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The Peter Attia Drive

Jun 28, 2021

Gary Taubes is an investigative science and health journalist and a best-selling author. In this podcast, Gary explains how he developed a healthy skepticism for science as he was transitioning from being a physics major to beginning as a science journalist. He talks about how he was particularly drawn to sussing out “pathologic science,” telling the stories behind his books on the discovery of the W and Z bosons and cold fusion, emphasizing the need for researchers to perform a thorough background analysis. Gary then describes how his work came to focus on public health, nutrition, and obesity. He provides a great historic overview of obesity research and provides his explanation for why the conventional wisdom today is incorrect.
We discuss:

  • Gary’s background in science and journalism, and developing a healthy skepticism for science [2:20];
  • Gary’s boxing experience, and the challenge of appreciating behavioral risk [8:40];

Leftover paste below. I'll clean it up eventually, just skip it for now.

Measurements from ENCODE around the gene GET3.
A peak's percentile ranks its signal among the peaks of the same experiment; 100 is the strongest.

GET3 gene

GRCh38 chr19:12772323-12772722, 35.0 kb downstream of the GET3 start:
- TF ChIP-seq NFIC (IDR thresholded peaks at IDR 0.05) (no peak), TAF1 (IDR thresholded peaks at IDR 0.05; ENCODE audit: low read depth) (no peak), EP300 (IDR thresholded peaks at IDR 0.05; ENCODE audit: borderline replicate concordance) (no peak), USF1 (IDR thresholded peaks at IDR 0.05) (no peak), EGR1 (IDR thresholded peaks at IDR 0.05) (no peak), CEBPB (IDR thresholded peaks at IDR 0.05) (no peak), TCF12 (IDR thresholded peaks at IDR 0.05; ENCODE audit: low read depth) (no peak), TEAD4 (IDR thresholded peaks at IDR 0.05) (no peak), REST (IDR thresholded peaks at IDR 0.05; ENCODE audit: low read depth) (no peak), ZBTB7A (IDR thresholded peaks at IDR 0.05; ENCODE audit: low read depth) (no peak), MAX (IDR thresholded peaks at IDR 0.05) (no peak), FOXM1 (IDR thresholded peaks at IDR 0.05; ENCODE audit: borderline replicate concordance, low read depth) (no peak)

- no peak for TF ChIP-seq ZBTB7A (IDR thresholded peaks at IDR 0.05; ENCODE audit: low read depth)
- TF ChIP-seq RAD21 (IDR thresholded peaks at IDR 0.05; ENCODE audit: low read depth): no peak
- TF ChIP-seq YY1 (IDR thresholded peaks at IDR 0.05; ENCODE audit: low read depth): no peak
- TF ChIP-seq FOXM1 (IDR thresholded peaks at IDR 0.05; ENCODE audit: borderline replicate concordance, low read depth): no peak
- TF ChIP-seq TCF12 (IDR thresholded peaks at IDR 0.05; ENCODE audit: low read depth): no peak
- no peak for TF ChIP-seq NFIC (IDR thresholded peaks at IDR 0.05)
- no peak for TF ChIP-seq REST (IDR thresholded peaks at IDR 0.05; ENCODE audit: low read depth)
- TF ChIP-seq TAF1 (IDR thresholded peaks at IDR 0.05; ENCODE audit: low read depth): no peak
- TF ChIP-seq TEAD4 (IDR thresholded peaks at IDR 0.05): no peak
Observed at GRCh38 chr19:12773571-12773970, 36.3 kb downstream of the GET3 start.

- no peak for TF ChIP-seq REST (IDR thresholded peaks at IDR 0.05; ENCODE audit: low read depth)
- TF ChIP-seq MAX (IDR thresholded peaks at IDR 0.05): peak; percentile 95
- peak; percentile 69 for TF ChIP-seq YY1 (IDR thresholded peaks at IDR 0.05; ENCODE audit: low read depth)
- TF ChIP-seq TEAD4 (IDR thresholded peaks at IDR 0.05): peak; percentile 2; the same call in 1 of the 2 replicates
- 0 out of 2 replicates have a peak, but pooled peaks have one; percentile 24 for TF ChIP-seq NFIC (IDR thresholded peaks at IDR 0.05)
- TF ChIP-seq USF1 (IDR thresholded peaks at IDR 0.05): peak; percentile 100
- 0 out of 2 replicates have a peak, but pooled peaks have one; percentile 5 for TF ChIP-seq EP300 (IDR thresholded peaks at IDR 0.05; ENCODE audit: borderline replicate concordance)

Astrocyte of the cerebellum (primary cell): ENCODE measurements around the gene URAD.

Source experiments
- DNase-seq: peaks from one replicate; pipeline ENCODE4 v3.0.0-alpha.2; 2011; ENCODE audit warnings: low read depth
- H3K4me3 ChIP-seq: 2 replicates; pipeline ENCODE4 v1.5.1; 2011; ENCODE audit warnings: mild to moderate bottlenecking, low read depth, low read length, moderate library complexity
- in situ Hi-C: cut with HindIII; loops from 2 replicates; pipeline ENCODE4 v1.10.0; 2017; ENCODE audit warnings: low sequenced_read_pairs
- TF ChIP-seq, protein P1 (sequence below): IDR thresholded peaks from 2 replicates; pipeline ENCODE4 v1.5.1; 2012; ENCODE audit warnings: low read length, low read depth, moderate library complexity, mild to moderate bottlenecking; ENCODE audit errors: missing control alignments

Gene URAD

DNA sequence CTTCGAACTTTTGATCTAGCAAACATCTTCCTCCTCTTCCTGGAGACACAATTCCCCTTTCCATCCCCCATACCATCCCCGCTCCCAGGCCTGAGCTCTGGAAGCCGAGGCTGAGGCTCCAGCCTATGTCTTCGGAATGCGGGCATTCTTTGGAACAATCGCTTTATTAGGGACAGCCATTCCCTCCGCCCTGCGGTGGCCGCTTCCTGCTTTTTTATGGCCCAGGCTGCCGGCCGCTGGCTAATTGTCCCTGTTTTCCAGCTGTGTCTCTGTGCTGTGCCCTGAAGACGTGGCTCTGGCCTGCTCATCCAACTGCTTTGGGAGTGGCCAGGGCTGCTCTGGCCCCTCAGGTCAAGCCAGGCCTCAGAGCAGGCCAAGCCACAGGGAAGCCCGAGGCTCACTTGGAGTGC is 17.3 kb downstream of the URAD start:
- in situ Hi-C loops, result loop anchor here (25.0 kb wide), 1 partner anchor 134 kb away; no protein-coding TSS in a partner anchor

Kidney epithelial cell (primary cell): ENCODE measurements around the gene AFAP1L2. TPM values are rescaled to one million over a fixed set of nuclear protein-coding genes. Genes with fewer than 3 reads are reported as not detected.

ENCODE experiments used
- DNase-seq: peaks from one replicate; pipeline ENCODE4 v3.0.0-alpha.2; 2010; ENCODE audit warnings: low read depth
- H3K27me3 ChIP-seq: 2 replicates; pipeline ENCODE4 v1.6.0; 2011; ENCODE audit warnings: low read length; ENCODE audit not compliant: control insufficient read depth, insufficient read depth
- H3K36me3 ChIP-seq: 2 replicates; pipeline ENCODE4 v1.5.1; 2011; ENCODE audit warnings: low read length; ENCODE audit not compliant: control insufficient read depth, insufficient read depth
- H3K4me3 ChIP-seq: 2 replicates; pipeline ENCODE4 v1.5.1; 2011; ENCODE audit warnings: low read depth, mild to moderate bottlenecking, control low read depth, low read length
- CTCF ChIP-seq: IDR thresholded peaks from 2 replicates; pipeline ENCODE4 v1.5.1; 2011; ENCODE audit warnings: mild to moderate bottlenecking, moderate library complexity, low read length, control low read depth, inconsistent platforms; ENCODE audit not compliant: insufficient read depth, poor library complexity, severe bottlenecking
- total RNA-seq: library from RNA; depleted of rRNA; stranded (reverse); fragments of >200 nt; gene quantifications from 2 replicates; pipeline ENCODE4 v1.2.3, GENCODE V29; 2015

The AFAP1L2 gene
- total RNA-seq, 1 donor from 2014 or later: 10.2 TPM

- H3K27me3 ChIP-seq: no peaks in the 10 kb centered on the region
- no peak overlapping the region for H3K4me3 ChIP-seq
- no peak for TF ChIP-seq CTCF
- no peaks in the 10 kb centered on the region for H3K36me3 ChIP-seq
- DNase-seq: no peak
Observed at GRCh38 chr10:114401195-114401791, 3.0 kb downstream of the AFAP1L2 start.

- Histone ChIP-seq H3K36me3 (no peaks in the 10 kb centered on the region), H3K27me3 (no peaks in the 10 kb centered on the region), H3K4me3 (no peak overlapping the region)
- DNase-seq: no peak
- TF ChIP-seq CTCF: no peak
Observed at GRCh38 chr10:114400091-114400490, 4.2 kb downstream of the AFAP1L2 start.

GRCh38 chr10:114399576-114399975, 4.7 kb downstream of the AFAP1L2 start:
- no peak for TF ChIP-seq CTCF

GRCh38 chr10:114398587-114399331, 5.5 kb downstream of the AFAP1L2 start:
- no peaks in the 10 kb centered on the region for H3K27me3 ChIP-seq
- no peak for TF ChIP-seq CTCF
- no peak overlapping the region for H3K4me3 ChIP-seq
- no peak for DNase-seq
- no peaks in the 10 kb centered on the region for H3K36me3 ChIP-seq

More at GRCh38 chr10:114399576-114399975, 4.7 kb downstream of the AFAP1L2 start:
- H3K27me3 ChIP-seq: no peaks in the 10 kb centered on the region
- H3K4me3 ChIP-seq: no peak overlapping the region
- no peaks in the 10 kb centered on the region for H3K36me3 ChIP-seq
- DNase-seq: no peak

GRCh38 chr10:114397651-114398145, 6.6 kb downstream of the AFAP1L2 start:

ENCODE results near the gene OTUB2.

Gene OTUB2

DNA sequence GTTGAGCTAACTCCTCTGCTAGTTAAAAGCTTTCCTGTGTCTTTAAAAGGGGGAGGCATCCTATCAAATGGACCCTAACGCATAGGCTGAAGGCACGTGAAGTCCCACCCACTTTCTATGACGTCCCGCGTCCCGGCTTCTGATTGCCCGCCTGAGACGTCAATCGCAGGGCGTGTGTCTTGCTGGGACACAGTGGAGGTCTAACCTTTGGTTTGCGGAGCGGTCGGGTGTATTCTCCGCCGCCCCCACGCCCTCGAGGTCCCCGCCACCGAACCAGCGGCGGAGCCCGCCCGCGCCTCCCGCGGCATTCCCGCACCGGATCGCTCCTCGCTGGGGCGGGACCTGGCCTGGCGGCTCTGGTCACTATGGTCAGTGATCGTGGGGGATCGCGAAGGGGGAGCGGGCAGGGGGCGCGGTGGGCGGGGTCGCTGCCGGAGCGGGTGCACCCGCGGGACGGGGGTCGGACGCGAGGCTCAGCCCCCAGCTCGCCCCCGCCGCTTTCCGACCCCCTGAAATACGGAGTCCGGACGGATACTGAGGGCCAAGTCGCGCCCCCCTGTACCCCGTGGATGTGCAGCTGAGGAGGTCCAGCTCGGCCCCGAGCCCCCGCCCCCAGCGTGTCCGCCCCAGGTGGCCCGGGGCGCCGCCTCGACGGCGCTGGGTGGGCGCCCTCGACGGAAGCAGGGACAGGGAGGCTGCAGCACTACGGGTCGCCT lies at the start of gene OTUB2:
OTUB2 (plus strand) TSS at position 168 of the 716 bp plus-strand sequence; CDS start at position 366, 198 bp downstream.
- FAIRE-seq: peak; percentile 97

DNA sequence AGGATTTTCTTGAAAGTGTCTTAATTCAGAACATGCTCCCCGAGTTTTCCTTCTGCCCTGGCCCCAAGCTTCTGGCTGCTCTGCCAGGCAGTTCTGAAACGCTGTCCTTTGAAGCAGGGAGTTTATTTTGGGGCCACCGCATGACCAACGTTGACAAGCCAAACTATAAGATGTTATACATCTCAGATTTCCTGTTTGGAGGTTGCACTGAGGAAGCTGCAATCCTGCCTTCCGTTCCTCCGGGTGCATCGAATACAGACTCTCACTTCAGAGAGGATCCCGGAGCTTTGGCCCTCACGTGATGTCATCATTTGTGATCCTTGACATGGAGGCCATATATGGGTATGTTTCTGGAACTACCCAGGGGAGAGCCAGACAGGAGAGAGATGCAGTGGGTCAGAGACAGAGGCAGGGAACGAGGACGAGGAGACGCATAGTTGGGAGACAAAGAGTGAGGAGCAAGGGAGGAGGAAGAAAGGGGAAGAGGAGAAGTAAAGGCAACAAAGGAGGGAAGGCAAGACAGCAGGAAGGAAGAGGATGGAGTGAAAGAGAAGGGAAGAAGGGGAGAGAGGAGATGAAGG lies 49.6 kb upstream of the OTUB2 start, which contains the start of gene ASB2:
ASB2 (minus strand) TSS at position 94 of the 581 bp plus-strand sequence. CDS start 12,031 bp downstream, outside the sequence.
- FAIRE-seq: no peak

• How Gary developed his writing skills, and what the best science writers do well [16:45];
  • Example of how science can go wrong, and the story behind Gary’s first book, Nobel Dreams [25:15];
  • Theoretical vs. experimental physicists: The important differentiation and the relationship between the two [36:00];
  • Pathological science: research tainted by unconscious bias or subjective effects [40:30];
  • Reflecting on the aftermath of writing Nobel Dreams and the legacy of Carlo Rubbia [49:45];
  • Scientific fraud: The story of the cold fusion experiments at Georgia Tech and the subject of Gary’s book, Bad Science [53:45];
  • Problems with epidemiology, history of the scientific method, and the conflict of public health science [1:09:00];
  • Gary’s first foray into the bad science of nutrition [1:26:45];
  • Research implicating insulin’s role in obesity, and the story behind what led to Gary’s book, Good Calories, Bad Calories [1:36:15]
  • The history of obesity research, dietary fat, and fat metabolism [1:46:00]
  • The evolving understanding of the role of fat metabolism in obesity and weight gain [1:55:15]
  • Mutant mice experiments giving way to competing theories about obesity [2:04:00]
  • How Gary thinks about the findings that do not support his alternative hypothesis about obesity [2:08:00]
  • Challenges with addressing the obesity and diabetes epidemics, palatability and convenience of food, and other hypotheses [2:14:45];
  • Challenging the energy balance hypothesis, and the difficulty of doing good nutrition studies [2:25:00]; and
  • More.

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